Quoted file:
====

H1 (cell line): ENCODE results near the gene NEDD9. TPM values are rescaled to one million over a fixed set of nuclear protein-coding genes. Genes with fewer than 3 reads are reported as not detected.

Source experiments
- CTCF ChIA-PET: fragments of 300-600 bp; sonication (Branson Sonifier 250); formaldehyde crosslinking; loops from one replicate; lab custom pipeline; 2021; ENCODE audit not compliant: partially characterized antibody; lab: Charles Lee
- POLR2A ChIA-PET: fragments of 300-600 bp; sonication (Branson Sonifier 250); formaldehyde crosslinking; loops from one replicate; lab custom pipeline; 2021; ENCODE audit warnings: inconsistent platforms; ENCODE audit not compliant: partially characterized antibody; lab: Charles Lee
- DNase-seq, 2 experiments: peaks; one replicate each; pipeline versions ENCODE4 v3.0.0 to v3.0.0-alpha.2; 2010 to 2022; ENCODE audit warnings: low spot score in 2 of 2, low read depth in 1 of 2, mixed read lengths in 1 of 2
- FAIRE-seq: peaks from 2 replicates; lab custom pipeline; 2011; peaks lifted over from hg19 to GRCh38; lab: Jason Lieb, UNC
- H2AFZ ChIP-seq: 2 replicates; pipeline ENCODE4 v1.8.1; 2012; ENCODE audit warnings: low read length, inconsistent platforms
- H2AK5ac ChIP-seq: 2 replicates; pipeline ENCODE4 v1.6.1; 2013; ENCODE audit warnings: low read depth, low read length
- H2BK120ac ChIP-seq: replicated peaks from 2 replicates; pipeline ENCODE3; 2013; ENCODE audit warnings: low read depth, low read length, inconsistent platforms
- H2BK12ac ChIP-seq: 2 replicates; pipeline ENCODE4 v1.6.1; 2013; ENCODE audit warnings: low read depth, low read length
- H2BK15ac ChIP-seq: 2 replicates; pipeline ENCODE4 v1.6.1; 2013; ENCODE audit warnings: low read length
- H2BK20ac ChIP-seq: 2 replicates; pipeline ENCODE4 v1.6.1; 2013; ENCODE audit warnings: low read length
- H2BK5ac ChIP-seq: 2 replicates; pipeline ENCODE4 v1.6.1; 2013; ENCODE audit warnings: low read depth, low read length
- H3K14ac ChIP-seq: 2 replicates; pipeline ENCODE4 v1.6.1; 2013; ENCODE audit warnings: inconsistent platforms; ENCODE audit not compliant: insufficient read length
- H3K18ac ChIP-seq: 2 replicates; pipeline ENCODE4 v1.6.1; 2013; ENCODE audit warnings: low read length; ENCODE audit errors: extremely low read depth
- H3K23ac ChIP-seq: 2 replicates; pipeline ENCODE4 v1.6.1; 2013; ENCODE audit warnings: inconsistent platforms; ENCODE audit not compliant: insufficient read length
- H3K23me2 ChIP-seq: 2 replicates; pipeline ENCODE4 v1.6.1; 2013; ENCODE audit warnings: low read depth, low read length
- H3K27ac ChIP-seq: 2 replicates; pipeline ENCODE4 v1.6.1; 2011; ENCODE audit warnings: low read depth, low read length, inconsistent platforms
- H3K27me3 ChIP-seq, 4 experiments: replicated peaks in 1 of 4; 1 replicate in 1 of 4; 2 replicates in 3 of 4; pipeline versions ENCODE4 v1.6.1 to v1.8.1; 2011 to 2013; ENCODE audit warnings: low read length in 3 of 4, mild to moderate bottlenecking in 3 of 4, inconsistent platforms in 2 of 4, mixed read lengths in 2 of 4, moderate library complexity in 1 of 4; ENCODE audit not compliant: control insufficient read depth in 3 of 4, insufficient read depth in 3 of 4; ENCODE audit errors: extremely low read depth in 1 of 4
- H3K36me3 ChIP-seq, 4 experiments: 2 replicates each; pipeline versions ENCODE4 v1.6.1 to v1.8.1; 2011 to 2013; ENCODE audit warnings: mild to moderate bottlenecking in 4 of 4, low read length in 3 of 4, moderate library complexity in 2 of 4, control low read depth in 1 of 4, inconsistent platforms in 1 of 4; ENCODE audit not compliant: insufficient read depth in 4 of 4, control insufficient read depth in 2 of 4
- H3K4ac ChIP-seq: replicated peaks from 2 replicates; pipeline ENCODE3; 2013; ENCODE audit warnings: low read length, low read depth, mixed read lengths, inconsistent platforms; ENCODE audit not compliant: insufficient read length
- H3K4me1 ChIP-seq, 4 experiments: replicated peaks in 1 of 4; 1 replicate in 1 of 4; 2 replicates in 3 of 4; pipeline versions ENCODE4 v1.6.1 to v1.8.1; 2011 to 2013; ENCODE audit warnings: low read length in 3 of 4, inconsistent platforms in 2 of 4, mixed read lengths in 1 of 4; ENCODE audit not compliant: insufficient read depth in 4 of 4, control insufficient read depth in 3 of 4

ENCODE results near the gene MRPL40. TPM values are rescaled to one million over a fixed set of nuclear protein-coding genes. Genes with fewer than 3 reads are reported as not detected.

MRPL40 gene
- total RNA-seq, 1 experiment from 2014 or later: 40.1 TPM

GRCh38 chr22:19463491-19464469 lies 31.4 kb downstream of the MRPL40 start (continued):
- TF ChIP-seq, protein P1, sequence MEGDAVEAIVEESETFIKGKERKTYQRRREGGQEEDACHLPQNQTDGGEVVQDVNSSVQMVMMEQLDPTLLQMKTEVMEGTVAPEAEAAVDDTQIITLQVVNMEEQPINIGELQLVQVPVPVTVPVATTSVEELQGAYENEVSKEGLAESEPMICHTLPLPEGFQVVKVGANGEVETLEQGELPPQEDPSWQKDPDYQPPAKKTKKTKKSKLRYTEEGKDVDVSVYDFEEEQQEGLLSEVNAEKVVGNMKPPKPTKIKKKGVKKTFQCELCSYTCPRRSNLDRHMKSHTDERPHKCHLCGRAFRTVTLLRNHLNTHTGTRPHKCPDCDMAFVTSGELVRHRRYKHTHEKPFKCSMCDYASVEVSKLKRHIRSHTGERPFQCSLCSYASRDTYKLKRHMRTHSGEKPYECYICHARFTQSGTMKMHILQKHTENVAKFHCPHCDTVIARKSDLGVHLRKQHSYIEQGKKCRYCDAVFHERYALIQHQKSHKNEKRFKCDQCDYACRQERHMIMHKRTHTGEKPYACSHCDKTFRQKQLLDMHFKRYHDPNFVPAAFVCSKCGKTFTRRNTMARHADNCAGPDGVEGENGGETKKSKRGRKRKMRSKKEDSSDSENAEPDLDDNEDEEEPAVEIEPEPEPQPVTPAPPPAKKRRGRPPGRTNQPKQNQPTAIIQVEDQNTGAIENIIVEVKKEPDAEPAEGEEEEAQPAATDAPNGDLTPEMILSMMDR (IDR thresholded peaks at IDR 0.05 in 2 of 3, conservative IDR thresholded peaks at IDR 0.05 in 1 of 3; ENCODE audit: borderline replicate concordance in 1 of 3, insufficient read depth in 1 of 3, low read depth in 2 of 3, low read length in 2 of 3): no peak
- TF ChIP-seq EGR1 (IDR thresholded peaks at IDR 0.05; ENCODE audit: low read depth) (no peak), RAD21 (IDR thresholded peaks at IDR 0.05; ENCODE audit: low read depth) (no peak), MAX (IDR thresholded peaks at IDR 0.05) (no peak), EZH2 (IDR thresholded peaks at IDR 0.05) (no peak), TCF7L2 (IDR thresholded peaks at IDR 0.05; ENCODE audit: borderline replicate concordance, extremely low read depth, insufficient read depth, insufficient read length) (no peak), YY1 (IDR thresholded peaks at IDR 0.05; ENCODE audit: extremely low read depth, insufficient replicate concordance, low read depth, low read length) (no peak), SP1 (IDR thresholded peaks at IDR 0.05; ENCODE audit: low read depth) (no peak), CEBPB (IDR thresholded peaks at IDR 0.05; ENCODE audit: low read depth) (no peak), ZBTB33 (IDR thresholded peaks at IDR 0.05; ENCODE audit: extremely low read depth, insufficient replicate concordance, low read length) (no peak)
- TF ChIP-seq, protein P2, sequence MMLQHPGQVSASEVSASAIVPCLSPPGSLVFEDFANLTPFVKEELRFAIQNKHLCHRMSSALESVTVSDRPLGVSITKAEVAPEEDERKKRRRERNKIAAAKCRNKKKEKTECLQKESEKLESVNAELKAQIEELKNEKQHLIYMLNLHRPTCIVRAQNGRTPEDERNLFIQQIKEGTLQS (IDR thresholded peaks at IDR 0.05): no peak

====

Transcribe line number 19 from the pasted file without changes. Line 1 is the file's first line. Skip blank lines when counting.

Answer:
- H3K27me3 ChIP-seq, 4 experiments: replicated peaks in 1 of 4; 1 replicate in 1 of 4; 2 replicates in 3 of 4; pipeline versions ENCODE4 v1.6.1 to v1.8.1; 2011 to 2013; ENCODE audit warnings: low read length in 3 of 4, mild to moderate bottlenecking in 3 of 4, inconsistent platforms in 2 of 4, mixed read lengths in 2 of 4, moderate library complexity in 1 of 4; ENCODE audit not compliant: control insufficient read depth in 3 of 4, insufficient read depth in 3 of 4; ENCODE audit errors: extremely low read depth in 1 of 4